While writing the book, I ate a lot of Reese’s Pieces and Cap’n Crunch (sometimes at the same time). But I’ve been told that some parts of the book are a little intense with the demon-slaying and all, so eat at your own risk!
You’ve written about the Fates, undercover agents, werewolves, aura-vision, and more. What do you think is going to be the next big paranormal trend? And what do you think is coming next for YA lit in general?
I think that the next big thing in paranormal will be more genre blending. I think we’ll see fewer paranormal romances and more paranormals that (while they may have romance) also incorporate plot conceits and key aspects from other genres: paranormal mysteries, historical paranormals, books that blur the line between sci-fi and paranormal or dystopian and paranormal, supernatural thrillers, and so on. For YA lit in general, I think we’re going to see more stories that are big on adventure and life-and-death stakes, but that take place in the “real world” instead of a paranormal one.
We love, as much as anyone can love, the melting pot of supernatural creatures featured in your book (which includes zombies and icky beasts called hell hounds). What’s next on your supernatural spectrum?
Right now, I’m working on the third Raised By Wolves book, so I’m back to werewolves and psychic powers. And my next book after that is called Nobody, which features supernaturally unnoticeable teens who work as assassins.
You’ve studied monkeys for your work in animal cognition and behavior. You’ve said that experience helped you write about the pack in the Raised by Wolves trilogy. Does it help you write fully human (or nearly fully human) characters as well?
It’s hard to pinpoint the influence of the work I’ve done with monkeys versus the influence of a whole host of other research I’ve done for my degree. I’m a psychology grad student, so I’ve studied human cognition and behavior, too. I’m sure all of that affects the way I write and understand different characters, but it happens at a mostly unconscious level. Even with Raised By Wolves, I didn’t realize that my primate research had affected the way I write packs and hierarchies until I was done.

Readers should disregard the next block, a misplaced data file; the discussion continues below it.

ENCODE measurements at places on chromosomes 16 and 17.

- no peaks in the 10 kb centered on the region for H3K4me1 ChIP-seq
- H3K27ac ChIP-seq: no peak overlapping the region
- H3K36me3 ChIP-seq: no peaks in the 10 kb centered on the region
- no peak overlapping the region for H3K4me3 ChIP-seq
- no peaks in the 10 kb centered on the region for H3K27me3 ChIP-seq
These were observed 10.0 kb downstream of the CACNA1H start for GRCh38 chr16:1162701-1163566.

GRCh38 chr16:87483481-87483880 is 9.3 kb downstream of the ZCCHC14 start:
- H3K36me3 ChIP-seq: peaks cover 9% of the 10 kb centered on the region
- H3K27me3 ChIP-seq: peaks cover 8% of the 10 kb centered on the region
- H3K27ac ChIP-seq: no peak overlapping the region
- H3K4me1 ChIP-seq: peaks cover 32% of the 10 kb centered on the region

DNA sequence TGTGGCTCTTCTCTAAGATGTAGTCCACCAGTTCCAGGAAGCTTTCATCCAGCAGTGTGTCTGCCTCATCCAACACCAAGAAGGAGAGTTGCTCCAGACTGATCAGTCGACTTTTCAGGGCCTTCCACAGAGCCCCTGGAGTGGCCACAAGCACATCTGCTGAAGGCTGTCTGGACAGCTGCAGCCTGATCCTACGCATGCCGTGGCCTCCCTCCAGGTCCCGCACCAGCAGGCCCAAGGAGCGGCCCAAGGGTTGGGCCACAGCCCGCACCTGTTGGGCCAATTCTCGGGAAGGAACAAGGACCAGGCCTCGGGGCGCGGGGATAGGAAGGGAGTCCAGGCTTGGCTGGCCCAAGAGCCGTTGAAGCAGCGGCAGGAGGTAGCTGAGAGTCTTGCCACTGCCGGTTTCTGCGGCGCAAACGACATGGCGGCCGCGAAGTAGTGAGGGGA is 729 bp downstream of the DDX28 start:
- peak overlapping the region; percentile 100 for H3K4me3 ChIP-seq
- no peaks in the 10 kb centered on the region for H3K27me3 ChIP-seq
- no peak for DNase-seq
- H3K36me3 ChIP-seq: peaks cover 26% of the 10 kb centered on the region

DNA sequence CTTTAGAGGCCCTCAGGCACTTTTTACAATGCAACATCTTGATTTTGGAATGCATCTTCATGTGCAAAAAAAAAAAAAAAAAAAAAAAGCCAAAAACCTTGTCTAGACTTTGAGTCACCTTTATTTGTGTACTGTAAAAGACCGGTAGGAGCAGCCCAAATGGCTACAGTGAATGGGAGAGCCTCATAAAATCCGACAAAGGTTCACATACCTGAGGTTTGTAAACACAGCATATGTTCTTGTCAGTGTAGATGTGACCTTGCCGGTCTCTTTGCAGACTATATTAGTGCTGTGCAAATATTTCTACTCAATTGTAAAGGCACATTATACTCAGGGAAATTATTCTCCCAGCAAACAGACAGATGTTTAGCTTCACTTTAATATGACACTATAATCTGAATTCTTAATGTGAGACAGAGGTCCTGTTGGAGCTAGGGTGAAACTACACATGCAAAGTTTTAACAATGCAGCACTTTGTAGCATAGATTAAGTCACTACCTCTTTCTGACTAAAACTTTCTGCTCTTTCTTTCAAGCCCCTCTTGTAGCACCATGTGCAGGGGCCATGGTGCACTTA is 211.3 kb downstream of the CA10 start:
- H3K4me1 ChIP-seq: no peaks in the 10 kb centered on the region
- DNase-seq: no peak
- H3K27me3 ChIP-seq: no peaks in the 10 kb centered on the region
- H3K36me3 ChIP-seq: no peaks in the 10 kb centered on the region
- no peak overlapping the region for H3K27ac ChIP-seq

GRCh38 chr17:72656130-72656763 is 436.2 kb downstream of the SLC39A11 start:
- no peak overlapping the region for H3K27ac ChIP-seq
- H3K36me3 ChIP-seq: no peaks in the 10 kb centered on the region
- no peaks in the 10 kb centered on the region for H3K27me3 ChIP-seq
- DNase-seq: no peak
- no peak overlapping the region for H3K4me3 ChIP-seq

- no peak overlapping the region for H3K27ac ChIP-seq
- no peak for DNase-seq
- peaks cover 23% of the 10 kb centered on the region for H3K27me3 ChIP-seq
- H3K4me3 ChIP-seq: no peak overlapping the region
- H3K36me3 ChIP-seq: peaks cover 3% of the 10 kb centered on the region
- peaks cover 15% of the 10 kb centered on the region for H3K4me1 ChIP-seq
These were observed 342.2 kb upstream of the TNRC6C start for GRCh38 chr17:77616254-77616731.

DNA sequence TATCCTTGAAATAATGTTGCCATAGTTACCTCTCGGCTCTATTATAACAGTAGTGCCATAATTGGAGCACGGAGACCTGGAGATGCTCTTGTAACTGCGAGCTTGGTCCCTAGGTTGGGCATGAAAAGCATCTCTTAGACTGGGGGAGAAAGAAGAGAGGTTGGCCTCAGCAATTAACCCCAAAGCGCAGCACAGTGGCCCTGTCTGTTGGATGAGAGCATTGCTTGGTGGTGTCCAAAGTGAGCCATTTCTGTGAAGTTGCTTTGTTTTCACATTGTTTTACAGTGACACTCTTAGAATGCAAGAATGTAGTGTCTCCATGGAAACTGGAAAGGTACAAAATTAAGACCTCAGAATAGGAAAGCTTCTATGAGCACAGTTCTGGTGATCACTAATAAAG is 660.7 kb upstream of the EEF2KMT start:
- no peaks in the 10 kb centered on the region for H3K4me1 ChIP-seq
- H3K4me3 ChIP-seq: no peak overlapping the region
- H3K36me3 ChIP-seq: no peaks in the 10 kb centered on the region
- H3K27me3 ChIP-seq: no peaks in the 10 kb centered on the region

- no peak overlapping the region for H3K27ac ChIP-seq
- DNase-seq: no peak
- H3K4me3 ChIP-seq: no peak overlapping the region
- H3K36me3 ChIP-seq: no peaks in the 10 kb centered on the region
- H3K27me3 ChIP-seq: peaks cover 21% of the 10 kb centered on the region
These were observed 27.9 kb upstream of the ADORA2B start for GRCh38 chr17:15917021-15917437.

Is there anything you have to stop yourself from writing over and over again? That is, do you have any writing tics?
I have words that I use way too often (off the top of my head, disgruntled and incredulous are two), and I tend to focus more on eye gaze than any other aspect of facial expression. I also have tropes that I love (friends becoming like family, characters who other people underestimate, the idea that everyone feels like an outsider sometimes, etc.), and those show up in my writing a lot.
Is there a book you want to write that you know you never will?
I never say never.
If you couldn’t be a writer, what would you be?
I’d be doing what I do now in my non-writing life: studying the way the mind works and the things that make us uniquely human. I’ve also started dabbling in screenwriting, which is a ton of fun!